“In her collection, Ben-Oni humanizes the study of physics, from stars to particles: how can we fit into a world we cannot see, does it matter if our reality is not as real as we once thought, and do our deep feelings of loss, joy, and grief mean anything when placed against infinite space?” Mark Spero on Rosebud Ben-Oni
“Olzmann writes with a penchant for allegory and ethical dilemmas, but these poems avoid parable or pat answers.” —Risa Denenberg
Poetry Northwest’s new podcast, Seconds. In this episode, Keetje Kuipers talks with Iain Haley Pollock about his second book, Ghost, Like a Place.
life / remains / in the shape / of prayer
And the fear, held in equal measure.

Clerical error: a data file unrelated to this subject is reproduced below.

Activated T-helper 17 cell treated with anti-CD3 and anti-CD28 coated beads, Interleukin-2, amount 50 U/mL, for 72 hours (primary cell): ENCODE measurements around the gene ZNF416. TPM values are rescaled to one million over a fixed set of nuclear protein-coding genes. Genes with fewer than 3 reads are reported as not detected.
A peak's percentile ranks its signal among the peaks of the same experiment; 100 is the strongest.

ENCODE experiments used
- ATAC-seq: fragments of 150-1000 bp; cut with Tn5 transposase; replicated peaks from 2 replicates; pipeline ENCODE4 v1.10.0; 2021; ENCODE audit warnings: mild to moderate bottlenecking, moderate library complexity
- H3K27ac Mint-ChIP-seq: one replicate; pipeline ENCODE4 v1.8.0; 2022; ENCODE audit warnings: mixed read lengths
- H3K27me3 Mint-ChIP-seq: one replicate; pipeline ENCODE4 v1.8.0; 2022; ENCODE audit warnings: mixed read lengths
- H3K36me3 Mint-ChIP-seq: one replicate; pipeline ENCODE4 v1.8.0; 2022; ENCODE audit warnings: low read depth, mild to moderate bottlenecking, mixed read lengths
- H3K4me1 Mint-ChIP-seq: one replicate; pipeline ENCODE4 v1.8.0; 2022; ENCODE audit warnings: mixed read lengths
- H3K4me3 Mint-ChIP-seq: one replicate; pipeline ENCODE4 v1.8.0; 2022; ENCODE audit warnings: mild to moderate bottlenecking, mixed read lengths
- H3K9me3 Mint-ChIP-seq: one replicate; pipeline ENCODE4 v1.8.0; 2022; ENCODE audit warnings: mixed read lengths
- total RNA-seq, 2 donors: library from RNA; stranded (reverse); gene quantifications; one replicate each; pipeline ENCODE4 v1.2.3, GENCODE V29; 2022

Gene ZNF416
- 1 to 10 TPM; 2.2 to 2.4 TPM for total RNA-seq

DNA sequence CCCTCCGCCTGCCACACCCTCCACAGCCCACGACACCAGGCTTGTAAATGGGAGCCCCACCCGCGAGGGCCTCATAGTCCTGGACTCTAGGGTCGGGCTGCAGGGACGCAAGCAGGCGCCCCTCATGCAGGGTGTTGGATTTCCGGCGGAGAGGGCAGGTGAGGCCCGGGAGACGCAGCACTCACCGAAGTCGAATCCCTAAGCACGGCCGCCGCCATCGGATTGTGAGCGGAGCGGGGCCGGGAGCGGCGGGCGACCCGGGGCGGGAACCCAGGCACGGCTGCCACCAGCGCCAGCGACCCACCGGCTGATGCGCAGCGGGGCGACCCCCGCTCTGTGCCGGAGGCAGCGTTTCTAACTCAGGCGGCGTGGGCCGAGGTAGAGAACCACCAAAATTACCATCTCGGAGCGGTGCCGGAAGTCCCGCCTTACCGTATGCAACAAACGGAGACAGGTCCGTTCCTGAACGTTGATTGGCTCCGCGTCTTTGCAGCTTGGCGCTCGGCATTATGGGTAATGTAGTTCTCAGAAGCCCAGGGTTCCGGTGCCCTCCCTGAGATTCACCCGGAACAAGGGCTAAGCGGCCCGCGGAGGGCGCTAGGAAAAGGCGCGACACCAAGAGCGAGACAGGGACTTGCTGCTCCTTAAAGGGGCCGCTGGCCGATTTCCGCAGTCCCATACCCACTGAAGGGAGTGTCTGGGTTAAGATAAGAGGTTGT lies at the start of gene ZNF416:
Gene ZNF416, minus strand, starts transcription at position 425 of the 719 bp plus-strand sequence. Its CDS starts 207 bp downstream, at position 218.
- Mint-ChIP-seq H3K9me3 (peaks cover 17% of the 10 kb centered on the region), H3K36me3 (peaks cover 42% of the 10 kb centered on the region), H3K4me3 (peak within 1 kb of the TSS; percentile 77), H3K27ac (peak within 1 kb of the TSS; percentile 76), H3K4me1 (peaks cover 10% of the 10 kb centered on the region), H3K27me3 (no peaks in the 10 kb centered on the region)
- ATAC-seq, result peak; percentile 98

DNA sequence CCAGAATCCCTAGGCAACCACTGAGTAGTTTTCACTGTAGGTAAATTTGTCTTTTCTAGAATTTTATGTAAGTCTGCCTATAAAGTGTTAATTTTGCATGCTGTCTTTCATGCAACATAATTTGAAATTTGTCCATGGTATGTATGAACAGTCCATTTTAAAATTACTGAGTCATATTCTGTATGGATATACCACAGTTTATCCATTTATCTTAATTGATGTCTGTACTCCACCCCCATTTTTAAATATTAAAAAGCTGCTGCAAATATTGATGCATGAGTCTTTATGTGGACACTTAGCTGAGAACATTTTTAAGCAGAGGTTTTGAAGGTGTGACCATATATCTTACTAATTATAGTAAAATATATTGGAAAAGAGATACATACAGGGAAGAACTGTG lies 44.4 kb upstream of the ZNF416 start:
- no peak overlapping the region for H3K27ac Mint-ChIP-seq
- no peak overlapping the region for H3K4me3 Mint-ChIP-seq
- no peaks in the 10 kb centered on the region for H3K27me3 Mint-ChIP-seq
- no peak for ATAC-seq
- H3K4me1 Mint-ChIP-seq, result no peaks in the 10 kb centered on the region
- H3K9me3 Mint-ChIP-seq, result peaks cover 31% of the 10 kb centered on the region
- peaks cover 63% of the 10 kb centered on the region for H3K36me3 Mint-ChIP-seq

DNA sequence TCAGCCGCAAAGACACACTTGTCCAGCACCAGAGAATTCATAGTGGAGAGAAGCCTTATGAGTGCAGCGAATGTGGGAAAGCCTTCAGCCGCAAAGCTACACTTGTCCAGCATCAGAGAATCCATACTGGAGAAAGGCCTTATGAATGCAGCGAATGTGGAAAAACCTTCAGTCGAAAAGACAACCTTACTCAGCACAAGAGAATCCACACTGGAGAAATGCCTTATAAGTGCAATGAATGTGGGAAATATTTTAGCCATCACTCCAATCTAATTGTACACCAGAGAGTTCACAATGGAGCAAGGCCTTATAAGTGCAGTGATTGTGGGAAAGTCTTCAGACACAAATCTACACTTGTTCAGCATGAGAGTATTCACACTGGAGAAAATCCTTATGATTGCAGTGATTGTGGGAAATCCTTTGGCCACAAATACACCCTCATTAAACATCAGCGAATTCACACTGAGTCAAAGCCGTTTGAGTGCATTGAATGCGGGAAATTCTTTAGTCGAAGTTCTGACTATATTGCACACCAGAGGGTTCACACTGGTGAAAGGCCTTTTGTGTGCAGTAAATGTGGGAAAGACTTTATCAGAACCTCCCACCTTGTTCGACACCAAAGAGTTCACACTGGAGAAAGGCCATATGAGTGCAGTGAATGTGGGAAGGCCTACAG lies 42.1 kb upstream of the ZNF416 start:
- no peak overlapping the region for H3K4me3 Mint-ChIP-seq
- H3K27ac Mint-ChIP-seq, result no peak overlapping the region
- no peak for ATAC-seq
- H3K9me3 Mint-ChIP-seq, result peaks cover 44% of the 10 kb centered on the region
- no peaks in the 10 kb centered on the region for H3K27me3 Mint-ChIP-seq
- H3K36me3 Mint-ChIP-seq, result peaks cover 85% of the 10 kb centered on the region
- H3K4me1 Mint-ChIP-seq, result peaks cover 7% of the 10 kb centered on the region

For Dust Thou Art by Timothy Liu Southern Illinois University Press, 2005. $14.95 No bland heterosexist suburban poems of backyard sparrows here, Timothy Liu’s latest book, For Dust Thou Art, offers a smorgasbord of impudent isms: onanism, terrorism, “jism,” and solipsism. Titillating perhaps, but stick to the salad bar. The book’s title from Genesis 3:19 misleadingly window dresses a store of randy words, from “good head easier to get than a vintage Merlot” from the first section of the book to “linen falling off our laps as boytoys bathe” from the last section of the book. They sandwich some unsurprising poems in the middle that fetishize 9/11—“A fireman’s boot / exhumed at last—strange trophy / from rubble still too hot to touch” or “Every possible pleasure to be indulged for the world was at an end.” The middle section’s mediocrity begs the question: what of the failure of any poet so far to achieve a “Wasteland” from 9/11? While these poems may stimulate, they fail to surprise, much less catalyze new understanding of people and …